However, no prior art is known which deals with the employment of bimetallic molecules as cocatalysts for metallocenes or related transition metal compounds. Therefore, the instant invention also provides for the formation of highly active polymerization catalysts which comprise the combination of the aforementioned organometallic compounds and a transition metal complexes, particularly with sandwich-type transition metal complexes, where a tetravalent transition metal exhibits π-bonding to two substituted or non-substituted cyclopentadienyl, indenyl or fluorenyl ligands and σ-bonding to two other substituents. The transition metal complexes may also be selected from half-sandwich-type structures, where a tetravalent transition metal exhibits π-bonding to one substituted or non-substituted cyclopentadienyl, indenyl or fluorenyl ligands and σ-bonding to three other substituents. Such compounds are well known to those skilled in the art and have become known as metallocenes.

The structural formula of transition metal compounds that may be employed in the instant invention is illustrated by the following formula:

Qm (CpRa)(Cp'R'a')M(CH3)n X2-n 

wherein Cp is a cyclopentadienyl, indenyl or fluorenyl group; R and R' are the same or different and are hydrogen, substituted or unsubstituted alkyl or aryl groups containing from 1 to 12, preferably 1 to 8, carbon atoms; a and a' are the same or different and are numbers between 0 and 5; Cp' is a Cp ligand or nitrogen, with the proviso that when Cp' is nitrogen, R' is an alkyl or aryl group, a'=1 and m=1; Q is a bridging group (R1 --Y--R2)b between Cp and Cp' where R1 and R2 represent either hydrogen or a C1 -C10 alkyl group or a C6 -C10 aryl group; Y is carbon, germanium or silicon; b is a number between 1 and 3, M is a transition metal from Groups 4, 5 or 6 of the Periodic Table of Elements, preferably hafnium, titanium or zirconium; X is a halogen; n is a number between 0 and 2; and m is 0 or 1.

Synthesis of these metallocenes can be performed according to existing literature descriptions.

As indicated hereinabove the present invention also relates to the use of the catalyst system of the instant invention for the polymerization of unsaturated compounds. Preferred compounds for polymerization are olefins, but other unsaturated monomers exemplified by, but not limited to, acetylenes, conjugated and non-conjugated dienes, vinylic halides, ethers and esters are also contemplated herein.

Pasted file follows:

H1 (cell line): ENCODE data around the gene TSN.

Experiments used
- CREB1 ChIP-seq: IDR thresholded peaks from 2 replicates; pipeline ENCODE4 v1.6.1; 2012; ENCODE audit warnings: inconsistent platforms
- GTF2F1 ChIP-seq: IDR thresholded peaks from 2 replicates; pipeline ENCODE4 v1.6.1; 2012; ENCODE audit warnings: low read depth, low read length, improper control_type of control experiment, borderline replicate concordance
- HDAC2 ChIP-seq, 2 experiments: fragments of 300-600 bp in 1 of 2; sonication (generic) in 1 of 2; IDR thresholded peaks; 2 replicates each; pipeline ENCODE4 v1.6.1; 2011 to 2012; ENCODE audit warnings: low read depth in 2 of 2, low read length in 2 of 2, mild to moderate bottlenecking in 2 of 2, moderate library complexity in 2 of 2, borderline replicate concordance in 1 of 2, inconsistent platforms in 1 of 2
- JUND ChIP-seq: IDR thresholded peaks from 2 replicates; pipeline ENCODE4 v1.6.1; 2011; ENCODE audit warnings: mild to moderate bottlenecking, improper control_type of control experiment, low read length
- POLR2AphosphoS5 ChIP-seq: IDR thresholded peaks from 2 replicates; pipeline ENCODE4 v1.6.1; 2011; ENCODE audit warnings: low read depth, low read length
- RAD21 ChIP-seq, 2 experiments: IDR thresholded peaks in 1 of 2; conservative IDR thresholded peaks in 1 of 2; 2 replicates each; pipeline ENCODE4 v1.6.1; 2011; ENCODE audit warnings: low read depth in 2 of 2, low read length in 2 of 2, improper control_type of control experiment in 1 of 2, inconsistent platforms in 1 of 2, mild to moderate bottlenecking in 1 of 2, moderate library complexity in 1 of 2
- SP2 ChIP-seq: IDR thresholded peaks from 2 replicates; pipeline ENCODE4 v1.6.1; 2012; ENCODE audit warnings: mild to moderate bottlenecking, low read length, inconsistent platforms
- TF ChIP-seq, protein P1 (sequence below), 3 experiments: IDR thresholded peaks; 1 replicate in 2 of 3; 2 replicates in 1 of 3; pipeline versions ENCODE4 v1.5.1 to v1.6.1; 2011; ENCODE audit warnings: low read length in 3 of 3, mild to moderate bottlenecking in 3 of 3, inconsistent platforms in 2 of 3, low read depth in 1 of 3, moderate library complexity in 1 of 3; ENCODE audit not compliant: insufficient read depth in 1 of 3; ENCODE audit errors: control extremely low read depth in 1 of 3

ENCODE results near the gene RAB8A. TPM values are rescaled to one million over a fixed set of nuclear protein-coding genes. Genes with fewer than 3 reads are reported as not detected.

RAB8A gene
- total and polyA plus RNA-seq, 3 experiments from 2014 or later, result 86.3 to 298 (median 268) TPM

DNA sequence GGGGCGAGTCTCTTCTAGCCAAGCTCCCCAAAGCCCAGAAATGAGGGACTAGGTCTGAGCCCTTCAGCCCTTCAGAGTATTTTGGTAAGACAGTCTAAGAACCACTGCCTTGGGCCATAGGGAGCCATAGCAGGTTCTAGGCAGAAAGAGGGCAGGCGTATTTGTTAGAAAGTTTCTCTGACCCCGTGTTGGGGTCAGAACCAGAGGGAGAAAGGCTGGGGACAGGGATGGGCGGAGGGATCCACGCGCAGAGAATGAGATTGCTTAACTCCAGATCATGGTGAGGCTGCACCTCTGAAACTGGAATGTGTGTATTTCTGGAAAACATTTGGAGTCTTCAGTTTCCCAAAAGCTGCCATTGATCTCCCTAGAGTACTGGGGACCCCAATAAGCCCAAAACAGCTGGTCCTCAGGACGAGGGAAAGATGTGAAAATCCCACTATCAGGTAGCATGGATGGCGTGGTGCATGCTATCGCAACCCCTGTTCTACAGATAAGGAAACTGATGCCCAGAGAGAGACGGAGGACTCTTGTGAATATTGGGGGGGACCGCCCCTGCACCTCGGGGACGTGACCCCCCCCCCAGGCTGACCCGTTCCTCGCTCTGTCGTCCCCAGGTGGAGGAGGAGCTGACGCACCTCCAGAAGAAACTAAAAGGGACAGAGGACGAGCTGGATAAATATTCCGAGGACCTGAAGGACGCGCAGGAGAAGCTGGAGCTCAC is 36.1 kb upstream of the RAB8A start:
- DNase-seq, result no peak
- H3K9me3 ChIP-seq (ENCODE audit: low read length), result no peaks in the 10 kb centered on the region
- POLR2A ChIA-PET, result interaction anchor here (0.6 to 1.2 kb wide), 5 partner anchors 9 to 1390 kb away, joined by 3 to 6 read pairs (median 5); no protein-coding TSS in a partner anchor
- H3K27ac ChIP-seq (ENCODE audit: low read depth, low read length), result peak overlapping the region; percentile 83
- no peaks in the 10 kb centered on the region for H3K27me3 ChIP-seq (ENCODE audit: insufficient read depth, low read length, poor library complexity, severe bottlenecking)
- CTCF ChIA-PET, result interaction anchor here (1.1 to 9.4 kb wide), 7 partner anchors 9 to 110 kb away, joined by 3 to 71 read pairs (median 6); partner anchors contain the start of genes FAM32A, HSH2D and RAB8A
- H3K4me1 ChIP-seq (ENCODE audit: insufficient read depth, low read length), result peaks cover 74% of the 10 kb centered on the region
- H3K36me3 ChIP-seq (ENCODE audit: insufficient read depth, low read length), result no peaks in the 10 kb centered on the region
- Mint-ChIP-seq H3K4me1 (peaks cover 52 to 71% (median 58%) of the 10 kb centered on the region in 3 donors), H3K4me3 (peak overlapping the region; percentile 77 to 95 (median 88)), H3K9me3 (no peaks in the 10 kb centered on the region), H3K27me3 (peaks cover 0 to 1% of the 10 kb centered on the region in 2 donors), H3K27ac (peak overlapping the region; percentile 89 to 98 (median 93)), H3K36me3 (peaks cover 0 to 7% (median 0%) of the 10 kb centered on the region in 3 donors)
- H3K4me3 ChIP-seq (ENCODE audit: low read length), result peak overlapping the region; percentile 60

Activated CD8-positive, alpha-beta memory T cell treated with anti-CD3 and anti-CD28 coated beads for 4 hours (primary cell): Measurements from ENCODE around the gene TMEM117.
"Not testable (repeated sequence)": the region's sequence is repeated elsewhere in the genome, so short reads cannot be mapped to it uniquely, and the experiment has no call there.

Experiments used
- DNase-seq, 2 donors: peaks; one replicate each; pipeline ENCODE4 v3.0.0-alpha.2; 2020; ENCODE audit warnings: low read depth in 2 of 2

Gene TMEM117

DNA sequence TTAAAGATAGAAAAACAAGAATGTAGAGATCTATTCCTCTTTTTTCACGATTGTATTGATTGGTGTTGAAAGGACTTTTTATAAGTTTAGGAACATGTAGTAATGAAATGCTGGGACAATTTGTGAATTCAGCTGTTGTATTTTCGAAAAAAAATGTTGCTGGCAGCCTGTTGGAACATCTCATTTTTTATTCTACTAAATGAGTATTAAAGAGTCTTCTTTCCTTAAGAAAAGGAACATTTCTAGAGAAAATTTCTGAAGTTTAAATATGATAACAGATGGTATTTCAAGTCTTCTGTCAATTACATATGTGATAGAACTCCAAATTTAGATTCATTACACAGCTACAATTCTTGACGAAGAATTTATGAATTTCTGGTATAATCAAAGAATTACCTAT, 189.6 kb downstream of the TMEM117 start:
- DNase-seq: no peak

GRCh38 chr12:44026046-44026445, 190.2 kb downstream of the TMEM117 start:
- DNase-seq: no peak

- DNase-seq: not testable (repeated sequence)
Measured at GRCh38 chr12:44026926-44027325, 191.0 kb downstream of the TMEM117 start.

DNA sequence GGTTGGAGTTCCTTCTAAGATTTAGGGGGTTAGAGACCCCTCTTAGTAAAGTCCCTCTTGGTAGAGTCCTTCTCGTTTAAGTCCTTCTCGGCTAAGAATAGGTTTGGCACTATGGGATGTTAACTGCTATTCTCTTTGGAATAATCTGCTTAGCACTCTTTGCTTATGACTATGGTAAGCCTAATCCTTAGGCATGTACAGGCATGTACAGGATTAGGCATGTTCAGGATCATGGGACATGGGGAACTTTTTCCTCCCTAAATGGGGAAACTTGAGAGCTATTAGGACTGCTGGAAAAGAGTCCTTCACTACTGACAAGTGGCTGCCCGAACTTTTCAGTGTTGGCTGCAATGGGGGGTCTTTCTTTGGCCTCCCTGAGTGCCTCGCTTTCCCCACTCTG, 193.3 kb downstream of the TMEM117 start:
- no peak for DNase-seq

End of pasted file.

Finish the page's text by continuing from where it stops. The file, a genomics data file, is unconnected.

Table 1 illustrates the outstanding polymerization performance of the catalyst system of the instant invention.

              TABLE 1______________________________________Polymerization performance exhibited by thebimetallic organometallic compounds of theinstant invention as cocatalysts compared withknown aluminum alkyls when combined withtransition metal complexes. For explanationof procedures 1, 2, 3, please refer to theExamples.                    Productivity numbers      molar                     ##STR3##Novel bimetallic        Ratio           procedurecompound     Ti:Al  Solvent  1     2     3______________________________________ ##STR4##    1:8 1:16               PhMe PhMe                        2 340 3 000                              2 828 1 951 ##STR5##    1:8    PhMe     1 925MAO          1:8    PhMe      810   610  1 295MeAlCl2 1:8    C6 H14                         195   316Et2 AlCl        1:8    PhMe                  227______________________________________

As can be seen from these data, the novel organometallic compounds according to this invention provide superior polymerization productivity when compared with known aluminum alkyls and, particularly, when compared with MAO at comparable Ti:Al ratios. Furthermore, by employing the organometallic compounds of the instant invention, as catalysts, it is not necessary to use an excess amount of the cocatalyst as is required for optimum performance when MAO is employed.

The following examples are given to illustrate the scope of this invention. Because these examples are given for illustrative purposes only, the invention embodied therein should not be limited thereto.

EXAMPLES 1-15 AND COMPARATIVE EXAMPLES 16 AND 17

The following examples of experiments include the synthesis of novel organometallic compounds and their application in polymerization when combined with various transition metal complexes.

Three different polymerization procedures were employed in the instant invention, which are described in the following procedures.

Procedure 1:

1 mmol of dicyclopentadienyl-titan-chloromethyl (methyltitanocene chloride) was used in a total volume of 100 mL of anhydrous solvent. A glass reactor containing a magnetic stirring was employed. The reaction was started at room temperature and conducted without cooling. An ethylene pressure of 2.76 bars (40.03 psi) was maintained during polymerization. The polymerization was allowed to proceed for 30 minutes unless the amount of precipitated polymer required the polymerization to be terminated sooner. The reaction was terminated by addition of methanol, the suspension of the polymer was filtered off and washed with additional amounts of ethanol and 6N aqueous HCl. The resulting polymer was dried to constant weight.

Procedure 2 and 3: